ISLAMABAD: At least 86 cases of attacks and violations against media and their practitioners, including journalists, took place in Pakistan in one year – between May 2021 and April 2022.

While the total number of violations documented over the past year has dropped several notches, there is a continuing trend to target journalists working for digital media, according to this Freedom Network research and analysis report, a Pakistani award-winning media rights organization. watchdog that continuously monitors violations against journalists and attacks on freedom of expression.

The report, released in Pakistan in 2022 to mark World Press Freedom Day celebrated globally on May 3 every year, finds that state actors continue to be the biggest source of threat to journalists in Pakistan in a period marked by a dramatic escalation of coercion by the former government of Imran Khan resulting in killings, prosecutions, assaults, kidnappings, detentions and threats.

“While the digital media landscape is Pakistan’s new horizon, the government is more than keen to clamp down on online freedom and digital journalists are systematically targeted for harassment, abuse and legal threats.

We must protect our internet freedom without borders,” said Iqbal Khattak, Executive Director of Freedom Network.

Data shows that no place in Pakistan’s four provinces, the federal capital Islamabad or even Gilgit-Baltistan and Azad Jammu and Kashmir is safe – attacks on journalists are happening everywhere.

According to key findings from the Freedom Network Pakistan Press Freedom Report 2022, tracked for the period May 2021 to April 2022: “Scale of media violations in Pakistan and their frequency. At least 86 cases of attacks and violations against journalists and media workers have been documented in Pakistan during the year between May 3, 2021 and April 10, 2021 in all territories of Pakistan, including the four provinces, Islamabad, Gilgit Baltistan and Azad Kashmir. This represents an average of more than seven breaches per month – one every five days.

The top three categories of violations against journalists in Pakistan during the reporting period included (a) 13 cases brought against them (15%) and 13 cases of offline harassment (15%), (b) 11 cases of detention illegal by the authorities (13%) and (c) nine cases of attempted murder (11%) and nine cases of verbal threats (11%).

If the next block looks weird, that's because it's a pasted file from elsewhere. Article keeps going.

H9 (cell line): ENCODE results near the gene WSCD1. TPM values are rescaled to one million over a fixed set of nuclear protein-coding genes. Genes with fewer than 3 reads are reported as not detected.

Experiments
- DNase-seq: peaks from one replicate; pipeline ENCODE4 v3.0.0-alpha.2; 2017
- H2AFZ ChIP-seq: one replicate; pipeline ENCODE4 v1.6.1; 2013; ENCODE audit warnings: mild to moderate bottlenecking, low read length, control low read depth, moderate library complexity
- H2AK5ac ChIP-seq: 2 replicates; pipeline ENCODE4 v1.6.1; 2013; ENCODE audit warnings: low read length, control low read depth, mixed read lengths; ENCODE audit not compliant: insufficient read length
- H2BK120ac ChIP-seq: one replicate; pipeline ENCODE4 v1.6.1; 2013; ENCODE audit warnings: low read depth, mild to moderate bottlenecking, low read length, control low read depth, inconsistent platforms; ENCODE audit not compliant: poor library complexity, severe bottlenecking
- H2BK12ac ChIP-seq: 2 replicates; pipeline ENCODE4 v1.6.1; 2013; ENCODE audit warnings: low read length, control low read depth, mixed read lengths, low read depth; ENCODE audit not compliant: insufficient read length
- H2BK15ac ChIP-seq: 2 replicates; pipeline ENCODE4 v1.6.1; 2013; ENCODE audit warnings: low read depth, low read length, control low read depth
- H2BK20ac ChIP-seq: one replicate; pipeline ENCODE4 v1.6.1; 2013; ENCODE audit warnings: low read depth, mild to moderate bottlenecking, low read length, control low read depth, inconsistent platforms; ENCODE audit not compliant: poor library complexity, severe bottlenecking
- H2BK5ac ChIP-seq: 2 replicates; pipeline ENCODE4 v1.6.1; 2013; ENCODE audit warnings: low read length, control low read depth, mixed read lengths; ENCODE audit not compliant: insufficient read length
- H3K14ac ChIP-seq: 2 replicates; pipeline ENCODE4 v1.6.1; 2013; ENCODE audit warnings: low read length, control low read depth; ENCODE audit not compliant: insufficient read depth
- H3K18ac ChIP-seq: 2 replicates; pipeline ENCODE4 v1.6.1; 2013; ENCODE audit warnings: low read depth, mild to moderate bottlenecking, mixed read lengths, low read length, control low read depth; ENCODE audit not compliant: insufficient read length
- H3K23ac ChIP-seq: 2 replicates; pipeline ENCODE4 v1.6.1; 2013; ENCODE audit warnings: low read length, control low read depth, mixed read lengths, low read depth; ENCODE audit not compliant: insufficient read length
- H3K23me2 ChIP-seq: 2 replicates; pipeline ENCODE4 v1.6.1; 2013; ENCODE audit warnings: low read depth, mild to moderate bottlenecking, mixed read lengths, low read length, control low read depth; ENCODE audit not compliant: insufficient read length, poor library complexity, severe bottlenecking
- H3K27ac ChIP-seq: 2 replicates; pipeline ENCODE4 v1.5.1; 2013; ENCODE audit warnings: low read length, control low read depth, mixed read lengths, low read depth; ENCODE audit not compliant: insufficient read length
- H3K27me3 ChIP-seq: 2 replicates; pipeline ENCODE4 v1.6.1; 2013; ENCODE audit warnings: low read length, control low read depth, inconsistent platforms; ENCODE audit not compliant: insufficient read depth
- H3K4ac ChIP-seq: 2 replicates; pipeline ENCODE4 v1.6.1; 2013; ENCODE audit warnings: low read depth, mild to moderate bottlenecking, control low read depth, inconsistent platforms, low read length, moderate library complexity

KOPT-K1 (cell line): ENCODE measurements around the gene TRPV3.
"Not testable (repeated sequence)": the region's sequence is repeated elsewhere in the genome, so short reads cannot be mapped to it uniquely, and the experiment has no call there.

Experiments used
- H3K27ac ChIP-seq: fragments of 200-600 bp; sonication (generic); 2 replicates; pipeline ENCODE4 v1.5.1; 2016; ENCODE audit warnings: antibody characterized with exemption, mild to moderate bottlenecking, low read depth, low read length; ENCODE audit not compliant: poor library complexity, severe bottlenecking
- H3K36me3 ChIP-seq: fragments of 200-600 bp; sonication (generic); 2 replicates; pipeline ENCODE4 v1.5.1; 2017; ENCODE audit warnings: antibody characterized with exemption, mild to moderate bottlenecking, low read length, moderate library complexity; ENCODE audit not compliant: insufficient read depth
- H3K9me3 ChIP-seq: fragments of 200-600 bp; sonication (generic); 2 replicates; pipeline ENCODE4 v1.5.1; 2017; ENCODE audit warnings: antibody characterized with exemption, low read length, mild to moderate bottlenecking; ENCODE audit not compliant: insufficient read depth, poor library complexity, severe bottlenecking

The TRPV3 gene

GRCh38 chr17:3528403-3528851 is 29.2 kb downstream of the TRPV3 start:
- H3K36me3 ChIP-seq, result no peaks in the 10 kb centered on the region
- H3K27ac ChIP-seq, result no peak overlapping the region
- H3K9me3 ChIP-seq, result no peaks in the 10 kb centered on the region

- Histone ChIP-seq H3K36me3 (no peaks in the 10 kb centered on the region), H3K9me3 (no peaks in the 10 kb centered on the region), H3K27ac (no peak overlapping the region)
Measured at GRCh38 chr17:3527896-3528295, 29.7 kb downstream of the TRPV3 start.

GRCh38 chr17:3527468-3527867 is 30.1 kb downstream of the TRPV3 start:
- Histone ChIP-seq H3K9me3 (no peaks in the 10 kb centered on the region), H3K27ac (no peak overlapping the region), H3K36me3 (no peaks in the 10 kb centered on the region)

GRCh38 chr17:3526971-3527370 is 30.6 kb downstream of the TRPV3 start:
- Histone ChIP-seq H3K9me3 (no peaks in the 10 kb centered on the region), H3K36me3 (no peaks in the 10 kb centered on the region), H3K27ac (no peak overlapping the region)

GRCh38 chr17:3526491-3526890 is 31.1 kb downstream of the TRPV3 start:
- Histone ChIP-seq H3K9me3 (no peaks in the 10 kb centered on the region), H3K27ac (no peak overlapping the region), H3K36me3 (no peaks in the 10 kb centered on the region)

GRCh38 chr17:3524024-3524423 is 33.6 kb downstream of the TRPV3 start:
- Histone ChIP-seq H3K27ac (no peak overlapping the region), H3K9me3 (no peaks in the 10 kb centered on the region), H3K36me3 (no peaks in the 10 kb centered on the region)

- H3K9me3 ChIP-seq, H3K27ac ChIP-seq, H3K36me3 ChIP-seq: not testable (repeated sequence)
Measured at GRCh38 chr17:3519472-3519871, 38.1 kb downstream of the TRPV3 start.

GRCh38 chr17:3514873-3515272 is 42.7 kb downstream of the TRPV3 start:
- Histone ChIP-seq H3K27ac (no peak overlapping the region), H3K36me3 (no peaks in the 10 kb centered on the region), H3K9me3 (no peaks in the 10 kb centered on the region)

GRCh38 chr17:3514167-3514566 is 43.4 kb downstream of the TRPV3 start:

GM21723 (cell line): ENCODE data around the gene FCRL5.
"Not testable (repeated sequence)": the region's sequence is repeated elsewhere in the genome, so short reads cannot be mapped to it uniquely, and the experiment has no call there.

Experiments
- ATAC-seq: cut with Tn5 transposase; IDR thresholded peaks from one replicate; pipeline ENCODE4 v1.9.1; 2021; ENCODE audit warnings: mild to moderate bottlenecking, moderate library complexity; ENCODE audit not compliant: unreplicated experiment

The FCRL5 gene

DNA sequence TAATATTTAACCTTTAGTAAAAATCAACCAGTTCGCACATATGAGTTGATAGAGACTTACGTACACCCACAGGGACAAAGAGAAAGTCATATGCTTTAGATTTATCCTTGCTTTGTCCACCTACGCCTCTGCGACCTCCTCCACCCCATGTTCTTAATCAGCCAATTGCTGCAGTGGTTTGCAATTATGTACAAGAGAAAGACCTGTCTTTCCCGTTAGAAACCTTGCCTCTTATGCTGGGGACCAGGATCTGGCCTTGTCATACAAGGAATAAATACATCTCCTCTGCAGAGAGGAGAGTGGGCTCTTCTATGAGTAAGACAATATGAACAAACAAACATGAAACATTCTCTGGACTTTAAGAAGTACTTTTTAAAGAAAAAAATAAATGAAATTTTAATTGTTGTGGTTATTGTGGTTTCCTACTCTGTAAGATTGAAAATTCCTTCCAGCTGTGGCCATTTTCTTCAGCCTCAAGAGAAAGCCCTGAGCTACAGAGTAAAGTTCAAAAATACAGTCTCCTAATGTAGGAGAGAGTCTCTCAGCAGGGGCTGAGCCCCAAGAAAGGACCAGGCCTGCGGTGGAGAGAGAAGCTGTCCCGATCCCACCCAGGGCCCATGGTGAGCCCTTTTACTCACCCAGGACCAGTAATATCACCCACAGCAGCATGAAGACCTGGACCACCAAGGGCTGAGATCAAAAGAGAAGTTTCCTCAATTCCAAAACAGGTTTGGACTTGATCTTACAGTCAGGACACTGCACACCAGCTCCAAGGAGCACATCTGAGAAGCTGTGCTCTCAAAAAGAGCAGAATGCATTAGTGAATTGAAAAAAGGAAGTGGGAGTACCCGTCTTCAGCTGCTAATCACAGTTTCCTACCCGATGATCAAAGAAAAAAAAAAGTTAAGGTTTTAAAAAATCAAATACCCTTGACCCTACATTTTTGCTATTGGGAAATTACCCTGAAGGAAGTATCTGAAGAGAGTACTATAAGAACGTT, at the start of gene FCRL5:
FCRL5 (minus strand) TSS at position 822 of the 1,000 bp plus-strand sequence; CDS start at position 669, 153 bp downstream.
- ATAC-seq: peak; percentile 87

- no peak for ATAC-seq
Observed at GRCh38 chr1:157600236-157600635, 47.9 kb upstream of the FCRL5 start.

These six categories of violations – court cases, offline harassment, unlawful detention, attempted murder and verbal threats – constituted 65% of the 83 categories of violations against the media in Pakistan during the period.

Pakistan’s most dangerous regions for journalists: Overall, Islamabad emerged as the riskiest and most dangerous place to practice journalism in Pakistan with 37% of violations (32 out of a total of 86 cases) recorded in the federal capital. Sindh was the second worst with 27% of violations (23 cases) and Khyber Pakhtunkhwa (KP) the third most dangerous with 19% (16 cases). This is followed by Punjab with 13% (11 cases), Balochistan with about 2% (two cases) and one case each from Azad Jammu and Kashmir (AJK) and Gilgit-Baltistan (GB).

Most Targeted Journalistic Media in Pakistan: Television and Print Media in the Crosshairs: Of the 86 attacks and violations against journalists recorded in Pakistan during the reporting period, television emerged as the biggest victim of the type of media with at least 39 cases. (45%) of cases against its practitioners in relation to print media, radio and the Internet. Print media was the second most targeted medium with 35 journalists working for it targeted (41 percent) while 12 cases (14 percent) were recorded of online journalists targeted. No targeting of a radio journalist has been documented.

Largest threat actors targeting media in Pakistan: In 41% of the 86 documented cases (at least 35 cases) of violations against media professionals in Pakistan – thus the largest threat actor – during the period considered,

victims or their families suspect the state and its authorities and officials of involvement in attacks against them over other influential threat actors. A diverse “other” group with 24% (at least 21 cases) emerged as the second largest threat actor during the reporting period. “Unknown”: the victims and their families, as well as the authorities and their employers, were unable to identify the perpetrators of the violations against 22 journalists (25% of the cases). Surprisingly, another category of threatening actors identified by victims, or their families, was political parties – constituting 4% (3 cases).

Targeting female media practitioners: In at least 3 of the total 86 violations against media practitioners during the reporting period, the targets were female journalists receiving dire threats or harassment.

Digital media journalists targeted: In at least 12 of the 86 violations (or 14%) against media workers during the reporting period, the targets were journalists working with digital media. Among them, 2 of the 4 journalists killed.